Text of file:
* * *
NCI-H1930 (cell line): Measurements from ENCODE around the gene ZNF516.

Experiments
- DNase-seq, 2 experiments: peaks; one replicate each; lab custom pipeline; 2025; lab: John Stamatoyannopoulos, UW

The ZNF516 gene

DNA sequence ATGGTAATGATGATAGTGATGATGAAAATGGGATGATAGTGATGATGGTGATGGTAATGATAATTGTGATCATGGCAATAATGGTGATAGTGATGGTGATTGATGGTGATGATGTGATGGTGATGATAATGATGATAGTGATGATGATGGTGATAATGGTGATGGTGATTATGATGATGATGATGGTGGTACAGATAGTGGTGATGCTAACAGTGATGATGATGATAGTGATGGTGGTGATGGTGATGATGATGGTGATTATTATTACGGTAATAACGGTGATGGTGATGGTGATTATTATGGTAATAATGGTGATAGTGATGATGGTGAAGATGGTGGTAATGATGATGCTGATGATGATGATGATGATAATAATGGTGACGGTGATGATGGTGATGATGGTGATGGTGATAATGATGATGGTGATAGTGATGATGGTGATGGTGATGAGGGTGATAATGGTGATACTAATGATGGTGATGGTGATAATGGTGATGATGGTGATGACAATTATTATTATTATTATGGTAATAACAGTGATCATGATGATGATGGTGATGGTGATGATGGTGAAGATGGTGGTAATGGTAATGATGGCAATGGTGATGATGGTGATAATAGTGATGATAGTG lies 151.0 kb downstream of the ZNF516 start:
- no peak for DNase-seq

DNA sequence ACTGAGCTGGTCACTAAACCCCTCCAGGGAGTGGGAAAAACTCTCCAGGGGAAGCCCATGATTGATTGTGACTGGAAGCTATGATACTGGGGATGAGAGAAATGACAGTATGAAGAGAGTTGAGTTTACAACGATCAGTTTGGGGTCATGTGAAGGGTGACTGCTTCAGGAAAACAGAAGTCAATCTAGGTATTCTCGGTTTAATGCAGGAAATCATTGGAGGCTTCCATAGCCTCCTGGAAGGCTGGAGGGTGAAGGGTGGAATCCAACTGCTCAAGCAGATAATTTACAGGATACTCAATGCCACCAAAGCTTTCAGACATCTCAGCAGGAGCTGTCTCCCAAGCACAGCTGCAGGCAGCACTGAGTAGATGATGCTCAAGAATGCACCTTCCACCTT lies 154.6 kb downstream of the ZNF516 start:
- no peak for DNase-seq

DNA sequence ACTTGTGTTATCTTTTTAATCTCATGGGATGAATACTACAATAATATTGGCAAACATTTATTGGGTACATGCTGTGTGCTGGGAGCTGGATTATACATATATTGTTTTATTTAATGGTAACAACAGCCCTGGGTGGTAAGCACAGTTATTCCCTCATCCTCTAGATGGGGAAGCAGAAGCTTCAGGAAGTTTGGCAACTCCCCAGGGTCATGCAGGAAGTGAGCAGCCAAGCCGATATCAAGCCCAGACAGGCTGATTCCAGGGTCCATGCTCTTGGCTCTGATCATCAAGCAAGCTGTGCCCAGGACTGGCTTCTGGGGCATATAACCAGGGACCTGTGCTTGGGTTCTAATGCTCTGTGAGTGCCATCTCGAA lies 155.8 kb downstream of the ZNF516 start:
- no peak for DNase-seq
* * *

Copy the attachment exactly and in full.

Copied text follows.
NCI-H1930 (cell line): Measurements from ENCODE around the gene ZNF516.

Experiments
- DNase-seq, 2 experiments: peaks; one replicate each; lab custom pipeline; 2025; lab: John Stamatoyannopoulos, UW

The ZNF516 gene

DNA sequence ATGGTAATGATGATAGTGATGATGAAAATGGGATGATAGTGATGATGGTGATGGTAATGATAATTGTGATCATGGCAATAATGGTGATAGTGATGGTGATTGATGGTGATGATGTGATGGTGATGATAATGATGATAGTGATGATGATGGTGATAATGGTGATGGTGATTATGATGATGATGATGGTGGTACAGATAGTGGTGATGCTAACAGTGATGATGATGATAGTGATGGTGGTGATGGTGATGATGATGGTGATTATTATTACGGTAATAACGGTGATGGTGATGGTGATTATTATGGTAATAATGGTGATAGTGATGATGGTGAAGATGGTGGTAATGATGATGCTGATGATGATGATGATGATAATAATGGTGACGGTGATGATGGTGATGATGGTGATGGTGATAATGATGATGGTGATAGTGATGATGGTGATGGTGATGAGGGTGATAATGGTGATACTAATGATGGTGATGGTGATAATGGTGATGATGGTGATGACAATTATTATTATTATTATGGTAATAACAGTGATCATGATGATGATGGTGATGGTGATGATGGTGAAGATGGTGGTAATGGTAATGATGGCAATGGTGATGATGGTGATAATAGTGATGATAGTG lies 151.0 kb downstream of the ZNF516 start:
- no peak for DNase-seq

DNA sequence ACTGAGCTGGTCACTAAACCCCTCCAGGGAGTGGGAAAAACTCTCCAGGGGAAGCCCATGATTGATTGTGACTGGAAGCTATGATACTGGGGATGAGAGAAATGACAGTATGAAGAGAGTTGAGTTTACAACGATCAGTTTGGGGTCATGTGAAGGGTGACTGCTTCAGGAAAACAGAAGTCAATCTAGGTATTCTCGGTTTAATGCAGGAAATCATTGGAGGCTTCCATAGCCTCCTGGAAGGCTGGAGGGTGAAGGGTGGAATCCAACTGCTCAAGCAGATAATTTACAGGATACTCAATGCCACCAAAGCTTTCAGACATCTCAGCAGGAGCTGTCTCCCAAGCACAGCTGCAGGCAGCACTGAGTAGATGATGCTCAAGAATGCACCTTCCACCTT lies 154.6 kb downstream of the ZNF516 start:
- no peak for DNase-seq

DNA sequence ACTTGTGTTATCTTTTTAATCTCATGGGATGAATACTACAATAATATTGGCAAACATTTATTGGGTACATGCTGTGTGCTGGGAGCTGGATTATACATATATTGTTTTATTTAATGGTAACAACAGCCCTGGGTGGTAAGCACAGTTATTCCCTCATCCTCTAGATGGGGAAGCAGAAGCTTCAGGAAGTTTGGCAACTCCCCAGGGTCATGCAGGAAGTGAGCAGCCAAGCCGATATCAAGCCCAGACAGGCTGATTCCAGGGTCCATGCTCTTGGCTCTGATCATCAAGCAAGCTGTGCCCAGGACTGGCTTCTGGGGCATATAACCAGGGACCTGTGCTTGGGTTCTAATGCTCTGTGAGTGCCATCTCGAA lies 155.8 kb downstream of the ZNF516 start:
- no peak for DNase-seq